The number of bicycle injuries showed an increasing trend during the study period. This concurred with the rise in trauma cases due to road traffic accidents in Singapore during this period.(9) The predominance of male patients in our study was similar to that reported in previous studies.(4,10) The presence of higher rates of trauma in male patients is attributed to their increased risk-taking behaviour and disproportionate engagement in outdoor activity. The peak age group for bicycle injuries reported in our study, 10–16 years, was also similar to the findings of other studies.(2) This could be a result of various characteristics of this age group, such as increased speed in riding bicycles, exposure to roads where motor vehicles were concurrently present and lack of use of safety measures.(11) The finding that three-quarters of the children were Singaporean is likely to be because the study was performed in Singapore, where there are more Singaporeans than non-Singaporeans, thus increasing their rate in the study cohort.
In our study, bicycle injuries predominantly occurred during the dusk and night periods. This result implies that the paediatric population should be strongly discouraged from cycling at dusk or after dark.(12,13) When absolutely necessary, the rider should use protective measures such as reflective clothing and bicycle headlights.(12,13) Additionally, the predominance of superficial injuries (i.e. abrasions and bruises) and lacerations among the study population has been reported in previous studies.(14) The next most common injury type, namely fractures of the upper and lower extremities, was also similar to previous reports.(10,14,15) The percentage of handlebar injures in our study (1.8%) is similar to the 1%–2% in other studies.(5,16) Although the number of handlebar injuries was low, the attending emergency medicine physician should not overlook this type of injury, as serious complications (e.g. splenic, liver or genitourinary injuries) can be an immediate outcome of such a traumatic injury.(16) In terms of head injuries, the percentage in our study (12.1%) was lower than those seen in the literature (33.7%).(2,6) However, we should still emphasise the role of caregivers and physicians in counselling the paediatric population on the use of bicycle safety measures, especially the helmet, to further decrease the risk of injury.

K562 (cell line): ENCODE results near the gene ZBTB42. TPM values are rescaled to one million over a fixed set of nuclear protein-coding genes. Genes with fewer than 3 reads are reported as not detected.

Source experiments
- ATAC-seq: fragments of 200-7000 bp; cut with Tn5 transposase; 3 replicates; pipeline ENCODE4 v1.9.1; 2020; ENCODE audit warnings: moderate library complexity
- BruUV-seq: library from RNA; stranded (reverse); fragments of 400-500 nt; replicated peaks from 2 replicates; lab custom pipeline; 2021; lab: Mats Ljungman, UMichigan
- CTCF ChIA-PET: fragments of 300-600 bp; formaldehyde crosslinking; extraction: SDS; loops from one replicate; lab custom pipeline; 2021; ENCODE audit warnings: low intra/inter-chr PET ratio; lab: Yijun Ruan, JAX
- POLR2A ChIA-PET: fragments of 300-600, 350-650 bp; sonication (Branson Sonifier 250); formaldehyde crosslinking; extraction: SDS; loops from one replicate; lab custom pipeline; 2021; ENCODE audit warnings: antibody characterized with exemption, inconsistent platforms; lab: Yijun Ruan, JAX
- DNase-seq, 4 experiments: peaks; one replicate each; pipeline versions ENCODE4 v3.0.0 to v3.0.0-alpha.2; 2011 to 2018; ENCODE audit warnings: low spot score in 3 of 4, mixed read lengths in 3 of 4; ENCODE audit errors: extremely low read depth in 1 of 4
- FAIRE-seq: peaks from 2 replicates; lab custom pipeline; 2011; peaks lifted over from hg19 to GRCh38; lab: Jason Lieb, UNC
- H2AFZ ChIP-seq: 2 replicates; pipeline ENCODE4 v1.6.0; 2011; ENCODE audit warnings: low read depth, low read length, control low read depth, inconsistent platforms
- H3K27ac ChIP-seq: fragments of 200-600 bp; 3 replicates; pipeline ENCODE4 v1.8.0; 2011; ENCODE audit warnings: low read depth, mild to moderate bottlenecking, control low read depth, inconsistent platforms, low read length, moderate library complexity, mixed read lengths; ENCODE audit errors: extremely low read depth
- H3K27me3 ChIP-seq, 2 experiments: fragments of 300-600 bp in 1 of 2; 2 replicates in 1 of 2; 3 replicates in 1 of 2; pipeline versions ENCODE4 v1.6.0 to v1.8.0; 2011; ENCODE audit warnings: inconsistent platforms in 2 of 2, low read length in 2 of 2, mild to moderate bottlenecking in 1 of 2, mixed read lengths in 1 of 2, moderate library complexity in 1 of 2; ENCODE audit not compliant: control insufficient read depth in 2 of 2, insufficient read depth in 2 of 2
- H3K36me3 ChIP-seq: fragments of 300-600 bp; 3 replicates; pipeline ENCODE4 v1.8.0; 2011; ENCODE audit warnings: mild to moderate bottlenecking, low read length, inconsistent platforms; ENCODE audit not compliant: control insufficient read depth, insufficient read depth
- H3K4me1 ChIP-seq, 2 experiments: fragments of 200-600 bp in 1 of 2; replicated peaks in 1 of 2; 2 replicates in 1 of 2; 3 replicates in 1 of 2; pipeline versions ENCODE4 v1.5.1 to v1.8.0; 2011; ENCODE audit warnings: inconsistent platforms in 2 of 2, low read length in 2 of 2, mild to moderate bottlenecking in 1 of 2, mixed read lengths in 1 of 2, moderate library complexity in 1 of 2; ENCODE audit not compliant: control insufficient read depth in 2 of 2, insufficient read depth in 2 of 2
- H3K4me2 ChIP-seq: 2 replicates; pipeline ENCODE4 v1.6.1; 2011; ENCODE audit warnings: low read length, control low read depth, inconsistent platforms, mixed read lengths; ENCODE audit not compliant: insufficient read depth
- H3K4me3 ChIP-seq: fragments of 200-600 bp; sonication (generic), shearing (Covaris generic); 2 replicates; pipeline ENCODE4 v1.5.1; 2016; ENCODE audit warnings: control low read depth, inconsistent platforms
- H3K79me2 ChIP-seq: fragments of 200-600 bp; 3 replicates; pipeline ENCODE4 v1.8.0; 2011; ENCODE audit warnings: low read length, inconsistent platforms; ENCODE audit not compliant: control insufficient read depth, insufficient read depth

The fact that the majority of the bicycle injuries occurred in public places (e.g. passages, footways, squares and forest reserves) emphasises the importance of developing dedicated riding areas such as bicycle lanes, especially for the paediatric age group who may not have adequate coordination skills to ride among fast-moving motor vehicles.(17) Similar to previous studies, we found that the cyclist sustained the majority of the injuries in bicycle accidents,(9) with the pillion rider being the next most commonly injured, although this was most likely because most of the cyclists involved did not have pillion riders. Strategies to prevent bicycle injuries should therefore focus on the safety of both the cyclist and the pillion rider.(2,6)